Late Filing Costs Hospital $570,000
An acute-care hospital that missed a reporting deadline under the Reporting Hospital Quality Data for Annual Payment Update (RHQDAPU) program lost its final appeal seeking refund of $570,000 it says it was underpaid in 2009. According to an April 8 ruling by the Ninth Circuit in its ruling on the appeal filed by PAMC Ltd. […]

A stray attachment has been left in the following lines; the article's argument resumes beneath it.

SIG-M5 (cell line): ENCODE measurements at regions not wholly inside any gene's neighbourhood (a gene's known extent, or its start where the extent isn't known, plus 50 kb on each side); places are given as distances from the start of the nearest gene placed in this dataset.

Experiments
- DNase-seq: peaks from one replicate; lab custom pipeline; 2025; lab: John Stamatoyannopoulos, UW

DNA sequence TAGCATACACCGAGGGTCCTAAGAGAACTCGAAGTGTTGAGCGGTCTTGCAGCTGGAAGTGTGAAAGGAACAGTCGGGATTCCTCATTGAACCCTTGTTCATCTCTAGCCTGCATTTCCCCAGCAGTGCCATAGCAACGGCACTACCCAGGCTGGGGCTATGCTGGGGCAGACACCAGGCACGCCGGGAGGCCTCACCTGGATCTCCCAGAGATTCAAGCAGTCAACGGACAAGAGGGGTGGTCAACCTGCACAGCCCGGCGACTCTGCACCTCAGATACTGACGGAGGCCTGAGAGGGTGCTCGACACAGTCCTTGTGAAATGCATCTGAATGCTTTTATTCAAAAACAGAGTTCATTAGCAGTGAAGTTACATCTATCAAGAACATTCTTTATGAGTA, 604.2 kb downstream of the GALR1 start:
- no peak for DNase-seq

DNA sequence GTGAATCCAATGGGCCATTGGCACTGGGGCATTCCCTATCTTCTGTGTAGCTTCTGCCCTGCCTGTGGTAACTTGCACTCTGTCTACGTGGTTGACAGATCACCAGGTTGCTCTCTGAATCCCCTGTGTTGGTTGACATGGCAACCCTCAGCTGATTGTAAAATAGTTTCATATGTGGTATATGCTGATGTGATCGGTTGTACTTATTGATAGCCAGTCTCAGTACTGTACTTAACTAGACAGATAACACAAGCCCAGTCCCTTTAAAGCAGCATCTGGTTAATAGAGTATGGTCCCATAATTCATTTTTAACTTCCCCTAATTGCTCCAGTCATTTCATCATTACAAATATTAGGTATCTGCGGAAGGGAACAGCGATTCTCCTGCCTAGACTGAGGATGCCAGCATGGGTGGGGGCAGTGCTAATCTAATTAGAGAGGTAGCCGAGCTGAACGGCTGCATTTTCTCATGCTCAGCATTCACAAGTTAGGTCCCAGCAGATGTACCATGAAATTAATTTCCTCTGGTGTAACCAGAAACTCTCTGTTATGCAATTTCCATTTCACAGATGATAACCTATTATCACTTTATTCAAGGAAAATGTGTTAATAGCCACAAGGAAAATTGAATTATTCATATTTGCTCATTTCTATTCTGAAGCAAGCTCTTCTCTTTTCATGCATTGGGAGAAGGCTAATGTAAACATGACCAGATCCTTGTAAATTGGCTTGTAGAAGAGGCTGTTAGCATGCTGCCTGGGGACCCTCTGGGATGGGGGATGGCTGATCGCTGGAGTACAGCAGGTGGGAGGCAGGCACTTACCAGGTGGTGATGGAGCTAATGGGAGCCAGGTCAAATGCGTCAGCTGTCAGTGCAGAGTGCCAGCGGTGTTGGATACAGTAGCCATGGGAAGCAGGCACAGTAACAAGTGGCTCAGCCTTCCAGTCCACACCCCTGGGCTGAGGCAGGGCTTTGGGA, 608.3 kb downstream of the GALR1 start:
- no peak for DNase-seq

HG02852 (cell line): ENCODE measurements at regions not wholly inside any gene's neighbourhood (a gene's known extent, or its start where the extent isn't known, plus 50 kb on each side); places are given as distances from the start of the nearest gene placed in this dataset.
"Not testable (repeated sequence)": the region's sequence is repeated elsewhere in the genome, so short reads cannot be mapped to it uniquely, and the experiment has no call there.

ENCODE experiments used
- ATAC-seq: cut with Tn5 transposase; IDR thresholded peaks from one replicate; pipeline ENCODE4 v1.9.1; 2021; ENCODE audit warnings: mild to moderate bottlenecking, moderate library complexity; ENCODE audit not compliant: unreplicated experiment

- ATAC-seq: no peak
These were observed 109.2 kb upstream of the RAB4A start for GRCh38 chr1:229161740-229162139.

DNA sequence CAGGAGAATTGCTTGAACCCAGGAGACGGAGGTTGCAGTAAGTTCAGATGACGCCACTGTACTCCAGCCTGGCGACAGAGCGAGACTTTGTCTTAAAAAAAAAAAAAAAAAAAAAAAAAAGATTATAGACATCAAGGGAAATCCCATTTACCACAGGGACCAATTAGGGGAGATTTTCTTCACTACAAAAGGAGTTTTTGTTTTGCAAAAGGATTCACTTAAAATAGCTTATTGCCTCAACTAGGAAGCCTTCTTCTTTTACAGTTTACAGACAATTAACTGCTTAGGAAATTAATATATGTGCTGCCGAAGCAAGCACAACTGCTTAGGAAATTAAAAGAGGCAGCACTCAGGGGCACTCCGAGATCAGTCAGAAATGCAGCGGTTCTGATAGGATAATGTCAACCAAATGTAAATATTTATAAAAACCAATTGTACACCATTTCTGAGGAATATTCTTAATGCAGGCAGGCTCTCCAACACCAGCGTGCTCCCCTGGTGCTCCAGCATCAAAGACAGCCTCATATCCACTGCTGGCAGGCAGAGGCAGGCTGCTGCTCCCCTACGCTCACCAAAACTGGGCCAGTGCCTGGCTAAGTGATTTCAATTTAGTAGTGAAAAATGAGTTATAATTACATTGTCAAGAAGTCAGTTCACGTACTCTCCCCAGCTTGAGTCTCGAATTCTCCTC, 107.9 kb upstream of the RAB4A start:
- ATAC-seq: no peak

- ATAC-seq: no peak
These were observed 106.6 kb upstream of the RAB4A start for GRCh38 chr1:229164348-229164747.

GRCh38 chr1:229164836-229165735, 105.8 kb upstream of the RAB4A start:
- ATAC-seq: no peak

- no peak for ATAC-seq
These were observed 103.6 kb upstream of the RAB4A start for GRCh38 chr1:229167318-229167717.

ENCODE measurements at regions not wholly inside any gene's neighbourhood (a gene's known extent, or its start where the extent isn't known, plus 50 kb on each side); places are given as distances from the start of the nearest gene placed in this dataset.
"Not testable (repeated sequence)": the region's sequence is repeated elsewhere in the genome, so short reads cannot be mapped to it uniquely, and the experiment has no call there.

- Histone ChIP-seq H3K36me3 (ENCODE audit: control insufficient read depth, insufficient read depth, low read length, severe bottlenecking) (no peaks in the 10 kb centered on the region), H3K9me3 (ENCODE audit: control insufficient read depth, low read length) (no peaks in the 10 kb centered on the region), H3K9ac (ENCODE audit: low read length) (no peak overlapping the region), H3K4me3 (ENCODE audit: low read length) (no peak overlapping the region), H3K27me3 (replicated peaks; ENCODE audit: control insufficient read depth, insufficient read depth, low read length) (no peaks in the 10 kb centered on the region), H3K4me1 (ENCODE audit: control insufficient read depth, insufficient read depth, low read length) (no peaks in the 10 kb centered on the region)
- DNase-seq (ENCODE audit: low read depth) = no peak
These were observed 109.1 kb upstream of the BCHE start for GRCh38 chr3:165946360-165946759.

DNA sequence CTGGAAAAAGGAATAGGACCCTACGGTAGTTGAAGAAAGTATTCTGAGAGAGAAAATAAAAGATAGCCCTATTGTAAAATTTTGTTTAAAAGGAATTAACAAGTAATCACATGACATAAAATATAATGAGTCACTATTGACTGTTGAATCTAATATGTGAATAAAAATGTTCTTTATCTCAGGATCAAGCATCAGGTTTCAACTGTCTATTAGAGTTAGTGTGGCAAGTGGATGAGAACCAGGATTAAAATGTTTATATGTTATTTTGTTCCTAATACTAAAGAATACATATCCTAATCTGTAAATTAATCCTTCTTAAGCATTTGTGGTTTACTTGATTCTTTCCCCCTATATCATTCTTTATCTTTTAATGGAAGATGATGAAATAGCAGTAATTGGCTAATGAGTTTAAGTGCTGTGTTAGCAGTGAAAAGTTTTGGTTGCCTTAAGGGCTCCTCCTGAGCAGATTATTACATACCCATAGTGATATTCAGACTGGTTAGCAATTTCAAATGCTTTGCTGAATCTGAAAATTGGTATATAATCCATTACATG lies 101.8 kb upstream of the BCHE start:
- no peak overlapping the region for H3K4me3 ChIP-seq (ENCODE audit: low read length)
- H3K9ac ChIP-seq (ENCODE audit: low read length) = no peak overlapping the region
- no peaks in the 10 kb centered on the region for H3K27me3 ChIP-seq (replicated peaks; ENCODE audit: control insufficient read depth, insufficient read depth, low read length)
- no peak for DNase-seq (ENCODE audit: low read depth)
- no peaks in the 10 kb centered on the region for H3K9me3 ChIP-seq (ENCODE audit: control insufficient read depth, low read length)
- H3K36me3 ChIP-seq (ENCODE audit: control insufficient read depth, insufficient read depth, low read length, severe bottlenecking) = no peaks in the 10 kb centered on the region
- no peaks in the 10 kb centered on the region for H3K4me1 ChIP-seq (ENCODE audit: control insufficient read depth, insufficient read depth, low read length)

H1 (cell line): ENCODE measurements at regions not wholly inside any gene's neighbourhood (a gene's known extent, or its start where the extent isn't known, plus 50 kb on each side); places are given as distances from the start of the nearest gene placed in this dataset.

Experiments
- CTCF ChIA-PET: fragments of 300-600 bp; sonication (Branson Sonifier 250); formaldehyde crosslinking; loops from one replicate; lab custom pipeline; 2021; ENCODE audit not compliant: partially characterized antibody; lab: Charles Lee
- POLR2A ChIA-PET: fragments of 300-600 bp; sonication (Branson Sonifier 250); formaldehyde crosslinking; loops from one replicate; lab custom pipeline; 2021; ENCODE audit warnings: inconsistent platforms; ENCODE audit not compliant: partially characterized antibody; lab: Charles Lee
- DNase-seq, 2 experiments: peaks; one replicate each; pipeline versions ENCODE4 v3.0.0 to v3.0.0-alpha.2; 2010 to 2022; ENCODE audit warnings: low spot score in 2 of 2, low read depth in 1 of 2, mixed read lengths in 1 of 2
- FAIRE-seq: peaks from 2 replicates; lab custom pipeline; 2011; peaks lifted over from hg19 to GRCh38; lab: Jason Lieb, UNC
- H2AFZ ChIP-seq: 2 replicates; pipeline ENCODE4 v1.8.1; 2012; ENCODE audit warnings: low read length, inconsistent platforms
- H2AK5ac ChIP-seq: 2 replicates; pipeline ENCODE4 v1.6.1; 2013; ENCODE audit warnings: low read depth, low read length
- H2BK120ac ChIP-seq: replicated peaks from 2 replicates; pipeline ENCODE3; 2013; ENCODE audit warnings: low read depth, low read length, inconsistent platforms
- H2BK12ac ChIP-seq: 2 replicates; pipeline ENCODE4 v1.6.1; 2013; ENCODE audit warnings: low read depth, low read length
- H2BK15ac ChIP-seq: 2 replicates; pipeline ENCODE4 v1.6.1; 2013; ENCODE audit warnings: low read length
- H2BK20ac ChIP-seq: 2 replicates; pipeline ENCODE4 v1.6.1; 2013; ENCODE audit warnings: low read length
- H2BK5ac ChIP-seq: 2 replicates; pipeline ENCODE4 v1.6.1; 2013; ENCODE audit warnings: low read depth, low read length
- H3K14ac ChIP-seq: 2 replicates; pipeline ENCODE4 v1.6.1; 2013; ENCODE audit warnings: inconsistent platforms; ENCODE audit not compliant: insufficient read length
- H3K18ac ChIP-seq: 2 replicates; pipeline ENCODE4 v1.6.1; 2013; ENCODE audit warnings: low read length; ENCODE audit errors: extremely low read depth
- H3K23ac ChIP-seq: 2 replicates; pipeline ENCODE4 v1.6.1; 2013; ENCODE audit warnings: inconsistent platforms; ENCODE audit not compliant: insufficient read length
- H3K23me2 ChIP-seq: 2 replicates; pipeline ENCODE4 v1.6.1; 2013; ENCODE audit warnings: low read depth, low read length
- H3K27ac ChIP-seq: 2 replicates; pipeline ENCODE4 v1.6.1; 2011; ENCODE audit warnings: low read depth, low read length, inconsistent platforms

An acute-care hospital that missed a reporting deadline under the Reporting Hospital Quality Data for Annual Payment Update (RHQDAPU) program lost its final appeal seeking refund of $570,000 it says it was underpaid in 2009. According to an April 8 ruling by the Ninth Circuit in its ruling on the appeal filed by PAMC Ltd. d/b/a Pacific Alliance Medical Center (PAMC), the Centers for Medicare and Medicaid Services (CMS) acted reasonably when it reduced the hospital’s market basket update payments under the RHQDAPU program by 2 percent. PAMC filed for a reconsideration with CMS, which was denied. PAMC then appealed to the Provider Reimbursement Review Board (PRRB), which upheld CMS’s decision in denying the reconsideration decision. PAMC then appealed to the Ninth Circuit, which upheld the PRRB decision. PAMC missed the deadline for submitting quality data for the second quarter for fiscal year 2007. PAMC argued in its reconsideration request that CMS acted arbitrarily and capriciously in its refusal to excuse PAMC’s late filing and that it had a right to equitable relief or the benefit of contract doctrine of substantial performance. The hospital argued that the late filing was not its fault because it had used a third-party vendor, Thompson Reuters, which was responsible for submitting the data in a timely manner. Thompson Reuters took responsibility for the missed deadline. The hospital also argued that the filing was not very late, approximately 12 hours. In the ruling, the court pointed out that PAMC did have sufficient time to file the required data in a timely manner like the vast majority of hospitals did successfully. It also pointed out that the vendor PAMC used had reported timely data for about 400 other hospitals. PAMC admitted to missing the deadline and CMS holds hospitals ultimately responsible for ensuing that their vendors submit timely data and comply with all requirements of the RHQDAPU program. Ultimately, the court upheld the PRRB decision. Takeaway: A hospital, or any other health care provider, is responsible for the actions of it vendors and agents and any errors they may make.